Photo Credit:
Abie Rotenberg

I think that’s one of the reasons we were successful with The Marvelous Middos Machine series – because when your kid asks you to play a CD in the car, you’re not going to want to play it more than once if it hurts your ears to listen to it.

What’s your take on the current state of Jewish music?


I don’t follow it that much. I really don’t. I’m not a wedding performer, so I don’t have to know all the hit songs of today. But music always changes, so whatever is well accepted and inspires people is good. I have a song on Journeys 3 called “Yes, We’ve Got the Music,” and the lyrics at the end of the song are “…but one thing we must keep in mind/a Jewish song of any kind/is only precious if and when/it brings us closer to Hashem.”

So that’s what Jewish music is. Jewish music is something that should help us identify as Jews. And what’s being Jewish? It’s a connection to Hakadosh Baruch Hu. So if music gets us there, it doesn’t matter what the rhythm is, it’s a beautiful thing.

In the 1990s, Rabbi Emanuel Feldman wrote an article titled “A Ten Course Affair” in which he lambasted modern-day frum weddings for exhibiting “glatt gluttony” and featuring music “distorted [by] the strident rhythm of the jungle.”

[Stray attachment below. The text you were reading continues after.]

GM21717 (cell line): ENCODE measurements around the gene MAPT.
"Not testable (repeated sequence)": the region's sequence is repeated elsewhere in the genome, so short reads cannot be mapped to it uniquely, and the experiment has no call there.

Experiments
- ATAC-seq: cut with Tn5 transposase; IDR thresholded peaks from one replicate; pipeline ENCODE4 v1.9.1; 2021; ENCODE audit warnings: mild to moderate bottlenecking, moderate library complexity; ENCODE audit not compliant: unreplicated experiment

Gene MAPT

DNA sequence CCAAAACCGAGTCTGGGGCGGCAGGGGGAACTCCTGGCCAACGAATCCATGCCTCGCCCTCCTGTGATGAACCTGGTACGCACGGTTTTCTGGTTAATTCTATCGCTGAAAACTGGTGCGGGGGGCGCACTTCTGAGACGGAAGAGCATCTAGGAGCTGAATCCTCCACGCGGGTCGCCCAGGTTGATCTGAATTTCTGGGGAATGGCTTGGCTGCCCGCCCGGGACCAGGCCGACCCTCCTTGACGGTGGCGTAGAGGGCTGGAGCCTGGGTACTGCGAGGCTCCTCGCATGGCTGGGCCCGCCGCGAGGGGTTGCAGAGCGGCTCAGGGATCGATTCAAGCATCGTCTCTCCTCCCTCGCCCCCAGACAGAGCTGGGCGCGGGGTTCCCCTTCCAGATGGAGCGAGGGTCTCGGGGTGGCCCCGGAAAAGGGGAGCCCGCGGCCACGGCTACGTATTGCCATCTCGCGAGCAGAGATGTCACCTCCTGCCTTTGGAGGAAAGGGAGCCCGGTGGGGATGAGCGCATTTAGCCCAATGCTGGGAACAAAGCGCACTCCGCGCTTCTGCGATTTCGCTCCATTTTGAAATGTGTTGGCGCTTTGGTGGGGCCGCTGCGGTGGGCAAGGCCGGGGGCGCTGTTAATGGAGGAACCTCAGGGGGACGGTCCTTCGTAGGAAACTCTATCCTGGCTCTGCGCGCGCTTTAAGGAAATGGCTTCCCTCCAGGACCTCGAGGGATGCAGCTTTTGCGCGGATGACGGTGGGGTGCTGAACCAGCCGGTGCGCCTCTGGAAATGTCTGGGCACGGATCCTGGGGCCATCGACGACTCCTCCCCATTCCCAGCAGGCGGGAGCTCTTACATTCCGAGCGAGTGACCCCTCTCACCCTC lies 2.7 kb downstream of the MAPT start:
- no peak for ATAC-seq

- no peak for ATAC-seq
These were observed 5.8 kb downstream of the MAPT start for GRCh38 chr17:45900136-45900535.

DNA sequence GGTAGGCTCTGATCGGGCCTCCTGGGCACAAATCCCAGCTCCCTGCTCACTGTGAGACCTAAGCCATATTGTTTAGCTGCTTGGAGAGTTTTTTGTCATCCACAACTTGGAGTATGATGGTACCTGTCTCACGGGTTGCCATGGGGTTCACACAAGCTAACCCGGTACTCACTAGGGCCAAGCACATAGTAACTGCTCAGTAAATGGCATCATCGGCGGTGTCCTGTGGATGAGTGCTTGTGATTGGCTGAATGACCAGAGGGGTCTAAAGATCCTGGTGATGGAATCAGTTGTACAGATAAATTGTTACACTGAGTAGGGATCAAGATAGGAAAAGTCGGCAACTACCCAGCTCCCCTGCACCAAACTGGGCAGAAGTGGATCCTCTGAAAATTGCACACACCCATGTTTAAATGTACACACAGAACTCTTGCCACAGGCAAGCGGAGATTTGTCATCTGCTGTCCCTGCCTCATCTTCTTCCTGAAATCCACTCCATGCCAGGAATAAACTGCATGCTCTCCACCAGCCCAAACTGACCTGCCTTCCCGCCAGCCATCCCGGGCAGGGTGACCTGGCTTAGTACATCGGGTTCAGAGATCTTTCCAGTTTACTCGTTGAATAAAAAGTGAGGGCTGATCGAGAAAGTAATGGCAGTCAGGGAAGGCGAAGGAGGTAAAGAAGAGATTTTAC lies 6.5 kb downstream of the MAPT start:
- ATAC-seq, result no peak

Rabbi Feldman was my inspiration for the wedding song on Journeys 2. On some wedding invitations people write, “Please dress tznius” when the wedding itself is anti-tznius! Tznius doesn’t only mean you cover your elbows. It also means you don’t show off your money.

As far as the music is concerned, I understand what Rabbi Feldman is saying, but I’m wary to criticize anything because music always changes. If you took a rosh yeshiva from the 1960s and brought him on a time machine to a contemporary wedding in Lakewood, he would be shocked out of his mind. It could be the frummest wedding but this rosh yeshiva from the ‘60s would platz and run out of the room in horror because all the music has rock rhythms. So music changes, and if today’s kids get closer to Hakadosh Baruch Hu because of these songs, it’s wonderful.

I know a lot of people feel differently but I hesitate to say anything negative.

What are you working on now?

I’m actually working on a sefer in English.

On what topic?

I don’t want to say right now but I hope to have it finished some time within the next year.

As far as music is concerned, there’s nothing really happening at the moment – although my kids say I should release a single. Maybe I’ll do that.

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Elliot Resnick is the former chief editor of The Jewish Press and the author and editor of several books including, most recently, “Movers & Shakers, Vol. 3.”